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Lauren Vogel | CMAJ | May 19, 2017

  • Federal Health Minister Dr. Jane Philpott proposed amendments to the way drug prices are regulated, including changing the list of countries used for comparisons and weighing value for money in decisions on excessive pricing. The online consultation on the proposed amendments will run from May 16 to June 28.
  • Health Canada relaxed restrictions on the abortion drug Mifegymiso. The federal government will no longer require pharmacists to complete a training program to fill prescriptions of the drug, and Health Canada will allow provinces to set their own rules on physician dispensing.
  • Less than 20% of Health Canada staff completed mandatory training on ethics, values and conflicts of interest between 2013 and 2016, Canada’s auditor general reported. Additionally, many conflicts of interest declared by employees took too long to resolve and measures for mitigating ethics risks were sometimes not implemented.
  • The judge presiding over a constitutional challenge to restrictions on private health care had sinus surgery at a private clinic, provided by a surgeon who is due to appear in court as a witness. British Columbia Supreme Court Justice John Steeves disclosed the information to lawyers involved in the trial, which is on hold until the fall.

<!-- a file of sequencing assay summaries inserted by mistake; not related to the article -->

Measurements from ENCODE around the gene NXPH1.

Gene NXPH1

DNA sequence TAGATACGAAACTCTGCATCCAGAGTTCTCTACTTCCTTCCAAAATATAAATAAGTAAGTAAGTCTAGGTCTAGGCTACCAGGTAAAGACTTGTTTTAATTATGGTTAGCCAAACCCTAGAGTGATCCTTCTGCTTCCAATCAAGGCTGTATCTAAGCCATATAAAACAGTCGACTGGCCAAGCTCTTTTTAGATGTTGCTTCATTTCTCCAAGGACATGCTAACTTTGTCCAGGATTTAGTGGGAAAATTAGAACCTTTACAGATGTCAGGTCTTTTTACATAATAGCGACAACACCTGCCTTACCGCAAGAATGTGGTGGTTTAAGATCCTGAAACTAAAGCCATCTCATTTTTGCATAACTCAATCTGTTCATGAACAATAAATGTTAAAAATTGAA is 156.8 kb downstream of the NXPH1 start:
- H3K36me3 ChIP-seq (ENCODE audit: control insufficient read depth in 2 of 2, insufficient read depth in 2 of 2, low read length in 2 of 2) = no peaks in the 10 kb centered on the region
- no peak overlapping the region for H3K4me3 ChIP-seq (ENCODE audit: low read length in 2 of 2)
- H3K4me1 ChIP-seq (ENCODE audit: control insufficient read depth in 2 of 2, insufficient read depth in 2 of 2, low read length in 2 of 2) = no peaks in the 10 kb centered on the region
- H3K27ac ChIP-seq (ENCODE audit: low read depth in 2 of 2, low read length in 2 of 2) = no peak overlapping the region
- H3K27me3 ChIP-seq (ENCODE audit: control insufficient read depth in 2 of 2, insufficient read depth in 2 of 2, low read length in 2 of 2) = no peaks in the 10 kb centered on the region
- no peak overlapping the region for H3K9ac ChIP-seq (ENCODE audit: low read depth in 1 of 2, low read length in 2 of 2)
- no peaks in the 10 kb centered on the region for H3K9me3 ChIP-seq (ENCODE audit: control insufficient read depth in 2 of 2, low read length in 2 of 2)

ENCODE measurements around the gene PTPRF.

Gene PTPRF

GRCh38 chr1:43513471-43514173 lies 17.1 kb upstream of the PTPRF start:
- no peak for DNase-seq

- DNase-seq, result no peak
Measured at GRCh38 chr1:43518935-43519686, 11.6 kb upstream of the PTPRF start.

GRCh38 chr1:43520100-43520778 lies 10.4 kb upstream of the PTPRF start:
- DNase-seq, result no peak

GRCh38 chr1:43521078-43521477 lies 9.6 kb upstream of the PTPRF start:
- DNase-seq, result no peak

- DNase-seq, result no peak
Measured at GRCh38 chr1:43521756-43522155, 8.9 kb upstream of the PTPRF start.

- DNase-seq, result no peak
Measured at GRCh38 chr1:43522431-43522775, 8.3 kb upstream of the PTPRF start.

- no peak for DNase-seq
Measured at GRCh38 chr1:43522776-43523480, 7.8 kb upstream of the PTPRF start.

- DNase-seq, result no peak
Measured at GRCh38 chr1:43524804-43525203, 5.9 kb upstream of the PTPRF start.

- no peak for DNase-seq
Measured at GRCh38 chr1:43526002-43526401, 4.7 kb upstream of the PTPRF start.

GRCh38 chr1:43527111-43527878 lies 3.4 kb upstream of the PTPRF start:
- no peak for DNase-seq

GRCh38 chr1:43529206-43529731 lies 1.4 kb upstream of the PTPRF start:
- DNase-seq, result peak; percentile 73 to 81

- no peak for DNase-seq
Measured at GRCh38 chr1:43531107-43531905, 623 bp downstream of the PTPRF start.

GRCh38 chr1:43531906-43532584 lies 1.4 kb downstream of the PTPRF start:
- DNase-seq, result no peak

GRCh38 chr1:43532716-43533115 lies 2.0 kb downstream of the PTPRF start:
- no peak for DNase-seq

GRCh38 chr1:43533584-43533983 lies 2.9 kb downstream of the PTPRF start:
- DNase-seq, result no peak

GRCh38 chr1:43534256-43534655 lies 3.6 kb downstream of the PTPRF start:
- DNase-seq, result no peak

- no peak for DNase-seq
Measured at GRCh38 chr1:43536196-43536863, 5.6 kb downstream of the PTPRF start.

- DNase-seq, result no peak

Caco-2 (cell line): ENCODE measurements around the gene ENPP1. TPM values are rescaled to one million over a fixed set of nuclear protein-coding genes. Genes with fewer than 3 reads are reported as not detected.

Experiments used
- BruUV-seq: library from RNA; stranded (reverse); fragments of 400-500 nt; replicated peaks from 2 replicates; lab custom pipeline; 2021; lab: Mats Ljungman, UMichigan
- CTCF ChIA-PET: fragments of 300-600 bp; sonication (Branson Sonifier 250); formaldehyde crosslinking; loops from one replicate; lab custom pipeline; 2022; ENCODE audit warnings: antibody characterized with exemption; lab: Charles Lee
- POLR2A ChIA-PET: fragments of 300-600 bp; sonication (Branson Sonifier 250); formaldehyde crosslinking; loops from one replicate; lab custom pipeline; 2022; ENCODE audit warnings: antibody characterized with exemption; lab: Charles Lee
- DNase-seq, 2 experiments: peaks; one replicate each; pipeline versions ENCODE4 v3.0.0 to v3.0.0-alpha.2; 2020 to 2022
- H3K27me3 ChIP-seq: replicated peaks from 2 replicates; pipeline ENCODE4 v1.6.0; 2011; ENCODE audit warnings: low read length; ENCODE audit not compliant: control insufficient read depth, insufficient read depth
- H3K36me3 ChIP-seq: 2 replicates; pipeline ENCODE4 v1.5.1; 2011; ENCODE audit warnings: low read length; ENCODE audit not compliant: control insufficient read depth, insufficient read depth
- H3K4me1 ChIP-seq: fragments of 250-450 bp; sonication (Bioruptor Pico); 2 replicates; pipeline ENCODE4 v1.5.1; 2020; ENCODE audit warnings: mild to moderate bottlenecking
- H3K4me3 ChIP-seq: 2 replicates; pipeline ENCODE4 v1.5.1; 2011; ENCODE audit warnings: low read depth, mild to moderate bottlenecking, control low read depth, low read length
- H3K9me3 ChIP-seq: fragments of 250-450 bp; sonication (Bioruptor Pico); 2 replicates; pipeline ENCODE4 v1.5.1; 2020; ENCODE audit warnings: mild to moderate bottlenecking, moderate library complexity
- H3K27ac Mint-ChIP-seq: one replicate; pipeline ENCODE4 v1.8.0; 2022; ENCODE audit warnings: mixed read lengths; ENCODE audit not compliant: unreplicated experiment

• Ontario doctors and the province reached a tentative agreement to resolve contract disputes through binding arbitration if they can’t strike a deal through negotiation and mediation. The doctors have been without a contract for three years but recently returned to the bargaining table with the province.
  • Alberta opposition critics called for an investigation into the relationship between Alberta Health Deputy Minister Carl Amrhein and Pure North, a private alternative health foundation that received ministry funding. CBC reported that Amrhein lobbied Alberta Health for more funding for Pure North, and signed a $4.2-million grant on behalf of the ministry, despite warnings from officials that the foundation’s program wasn’t supported by science.
  • Health professionals issued a scathing review of Nova Scotia’s merged health authority, saying the system is subject to political interference and “timely decisions are lost in complicated and irrational top down program bureaucracies.” They urged the government to create “four functional zones” to ensure clinical decisions reflect local needs, while continuing to manage some administration centrally, such as payroll and collective bargaining.
  • Almost 80% of street drugs tested at a Vancouver safe injection site were laced with illicit fentanyl, according to a study presented at an international harm reduction conference in Montreal. Researchers tested more than 1000 drug samples between July 2016 and March 2017.
  • There were 9.2 million opioid prescriptions in Ontario in 2015-16, an increase of 5% from 2013. At least 551 Ontarians died from opioid overdose in 2015, up from 421 in 2010.
  • Saskatchewan earned top marks in Canada on 63 measures of food system performance, the Conference Board of Canada reported. Saskatchewan led the provinces on measures of food safety and household food security, British Columbia earned ‘A’ grades on healthy diets and environmental sustainability, and the Atlantic provinces trailed with the lowest grades overall.

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